Thanks to our amazing guests. I think we all had a great time and they walked away with fantastic images and an experience that will last a lifetime. Check out the review video to see what we got up to.
Join the Hunter’s of Light community for an amazing weekend of photography training, locations and discussion in the extraordinary Drakensberg Mountains.
For the amateur photographer wishing to learn more, the workshop provides a strong teaching focus, while also bringing the photographer to an absolutely stunning location.
We visit arguably one of the finest portions of the Drakensberg Mountains, which themselves are part of a UNESCO World heritage site that stretches into the mountainous kingdom of Lesotho. Although called ‘An Introduction to’, this workshop is suitable for photographers of all levels, and even for partners that’d like to join as well, but are not that interested in photography themselves. It really is a 4 night excursion which revolves mostly around having fun and learning a ton.
This workshop is a collaboration between the Hunters of Light community and lead photographer Quintin Mills and Emil von Maltitz, lead instructor with Nature’s Light. It promises to be a packed excursion with landscape composition, shoots, macro, interior architectural photography, post-production and critique sessions planned for the group.
The Drakensberg is one of South Africa’s most beautiful landscape features and possesses some of the world’s top trekking routes (the Giant’s Castle Cup Trail is ranked in the top 50 trails of the world and is considered equal to the Fish River Canyon, Otter and Atlas Mountain Trails). Because the Drakensberg is mountainous (an average escarpment height of 3000m above sea level) it experiences extreme weather throughout the year. This can mean that rain or snow can put a damper on activities. From a photographic point of view though, extreme weather also means for the most interesting images. During winter it does snow, so be prepared for cold weather (I have experienced a snow storm on the escarpment on New Year’s Day – the middle of summer).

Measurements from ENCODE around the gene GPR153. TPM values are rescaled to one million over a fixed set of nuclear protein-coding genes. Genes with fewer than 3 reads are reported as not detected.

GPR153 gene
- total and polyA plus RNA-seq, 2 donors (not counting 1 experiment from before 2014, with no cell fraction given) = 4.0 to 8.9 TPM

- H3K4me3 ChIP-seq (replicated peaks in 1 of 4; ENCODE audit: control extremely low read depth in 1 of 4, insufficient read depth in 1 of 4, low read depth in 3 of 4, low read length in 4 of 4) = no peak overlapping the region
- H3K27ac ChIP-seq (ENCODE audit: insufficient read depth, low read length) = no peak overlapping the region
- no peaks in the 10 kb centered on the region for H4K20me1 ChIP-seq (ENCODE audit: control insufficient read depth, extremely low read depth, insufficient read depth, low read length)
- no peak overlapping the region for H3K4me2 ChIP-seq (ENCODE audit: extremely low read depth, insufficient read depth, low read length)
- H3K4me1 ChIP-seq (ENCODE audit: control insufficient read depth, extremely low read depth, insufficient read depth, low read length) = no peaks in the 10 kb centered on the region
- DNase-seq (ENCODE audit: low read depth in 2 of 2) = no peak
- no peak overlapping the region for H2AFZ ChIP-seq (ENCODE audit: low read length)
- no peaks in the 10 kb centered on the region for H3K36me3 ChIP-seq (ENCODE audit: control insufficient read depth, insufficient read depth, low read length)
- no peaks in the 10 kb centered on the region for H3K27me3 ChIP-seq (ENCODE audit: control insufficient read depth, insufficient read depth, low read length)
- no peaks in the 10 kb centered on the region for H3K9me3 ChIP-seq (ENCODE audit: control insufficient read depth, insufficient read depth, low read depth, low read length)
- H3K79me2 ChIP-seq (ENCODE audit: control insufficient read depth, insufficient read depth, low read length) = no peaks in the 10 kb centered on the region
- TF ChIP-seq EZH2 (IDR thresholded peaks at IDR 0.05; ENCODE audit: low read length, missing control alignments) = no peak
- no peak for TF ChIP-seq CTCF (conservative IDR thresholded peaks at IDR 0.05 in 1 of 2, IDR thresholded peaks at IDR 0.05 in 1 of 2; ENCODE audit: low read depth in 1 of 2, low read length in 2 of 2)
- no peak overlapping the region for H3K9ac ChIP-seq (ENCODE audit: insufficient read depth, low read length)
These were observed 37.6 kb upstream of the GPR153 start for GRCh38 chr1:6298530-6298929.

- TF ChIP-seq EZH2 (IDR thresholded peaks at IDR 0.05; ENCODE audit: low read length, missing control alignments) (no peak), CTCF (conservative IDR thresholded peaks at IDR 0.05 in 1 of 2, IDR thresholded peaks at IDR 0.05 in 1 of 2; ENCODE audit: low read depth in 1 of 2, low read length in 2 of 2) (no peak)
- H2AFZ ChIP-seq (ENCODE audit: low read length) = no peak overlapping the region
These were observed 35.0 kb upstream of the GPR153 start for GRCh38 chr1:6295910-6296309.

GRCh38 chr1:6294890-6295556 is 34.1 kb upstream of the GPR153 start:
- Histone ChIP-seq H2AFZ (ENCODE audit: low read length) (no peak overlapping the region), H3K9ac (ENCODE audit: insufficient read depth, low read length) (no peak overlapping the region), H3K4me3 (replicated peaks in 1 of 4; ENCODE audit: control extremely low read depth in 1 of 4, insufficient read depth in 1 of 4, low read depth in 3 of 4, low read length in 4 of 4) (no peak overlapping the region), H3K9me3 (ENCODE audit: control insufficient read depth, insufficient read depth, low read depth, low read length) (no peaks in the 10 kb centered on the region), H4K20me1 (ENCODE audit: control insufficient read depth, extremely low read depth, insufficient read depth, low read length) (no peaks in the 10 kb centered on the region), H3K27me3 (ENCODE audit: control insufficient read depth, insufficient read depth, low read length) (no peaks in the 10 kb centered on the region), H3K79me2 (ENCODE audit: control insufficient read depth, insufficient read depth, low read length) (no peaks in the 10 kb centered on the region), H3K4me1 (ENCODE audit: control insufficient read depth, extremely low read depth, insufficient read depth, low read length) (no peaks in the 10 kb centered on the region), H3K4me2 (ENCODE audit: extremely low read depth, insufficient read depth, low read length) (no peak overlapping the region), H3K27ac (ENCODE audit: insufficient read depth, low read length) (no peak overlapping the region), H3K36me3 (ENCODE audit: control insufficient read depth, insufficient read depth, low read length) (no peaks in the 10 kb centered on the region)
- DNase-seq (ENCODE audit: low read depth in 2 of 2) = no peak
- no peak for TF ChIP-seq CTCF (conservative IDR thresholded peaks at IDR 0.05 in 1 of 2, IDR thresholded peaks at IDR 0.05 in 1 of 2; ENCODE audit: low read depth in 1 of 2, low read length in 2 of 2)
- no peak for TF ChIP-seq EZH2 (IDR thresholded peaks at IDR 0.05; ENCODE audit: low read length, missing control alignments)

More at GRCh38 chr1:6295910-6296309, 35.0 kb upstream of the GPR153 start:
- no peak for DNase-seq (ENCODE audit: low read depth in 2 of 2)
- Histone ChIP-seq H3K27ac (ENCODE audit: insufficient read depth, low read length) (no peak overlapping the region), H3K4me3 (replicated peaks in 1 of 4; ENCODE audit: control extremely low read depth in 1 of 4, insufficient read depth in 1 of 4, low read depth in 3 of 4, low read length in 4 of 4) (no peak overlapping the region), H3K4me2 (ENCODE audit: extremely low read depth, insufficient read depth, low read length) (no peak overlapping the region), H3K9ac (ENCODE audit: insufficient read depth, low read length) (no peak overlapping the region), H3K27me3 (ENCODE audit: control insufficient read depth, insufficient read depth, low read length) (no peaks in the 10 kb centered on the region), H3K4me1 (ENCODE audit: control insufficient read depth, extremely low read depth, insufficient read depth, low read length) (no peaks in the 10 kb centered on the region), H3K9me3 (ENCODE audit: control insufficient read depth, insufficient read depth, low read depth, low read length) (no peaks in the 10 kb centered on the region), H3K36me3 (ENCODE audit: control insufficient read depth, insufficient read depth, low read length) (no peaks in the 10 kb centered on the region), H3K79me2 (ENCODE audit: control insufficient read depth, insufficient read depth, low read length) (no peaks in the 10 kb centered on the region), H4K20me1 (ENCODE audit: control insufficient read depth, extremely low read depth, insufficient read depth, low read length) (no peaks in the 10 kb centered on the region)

Water in the streams is drinkable away from the actual lodges and there are no water-borne bacteria in the streams in the escarpment proper as well as in the foothills. The foothills all have decent walking paths and see day visitors walking comfortably in all manner of ill-equipment. The escarpment is another matter. The route we are taking onto the escarpment is popular and well trodden, unlike most of the rest of the escarpment, so trainers or even running shoes are adequate.
Some wildlife can be viewed in the foothills, while birds of prey such as the endangered Bearded Vulture are likely to be seen on the escarpment. The escarpment view itself is unparalleled and there have been accounts of people seeing the Indian Ocean on a clear day (technically possible as the escarpment view is roughly a vertical kilometre above the base of the escarpment). What most people seek from the Drakensberg are the amazing mountains themselves, unique in that they form a solid basalt wall that stretches for almost 200km from south to north. In effect the Drakensberg is really the eastern face of the huge Maluti Mountain Range which forms the country of Lesotho.
|27th to 31 January 2022
|R12,995 P/P (R1800 singe supplement if required and available)
|Learn and have fun
Min 6, Max 15 (if more than 10 guests, there will be 3 instructors)
|INSTRUCTOR GUEST RATIO
|Min 1:3, Max 1:5
|NUMBER OF DESTINATIONS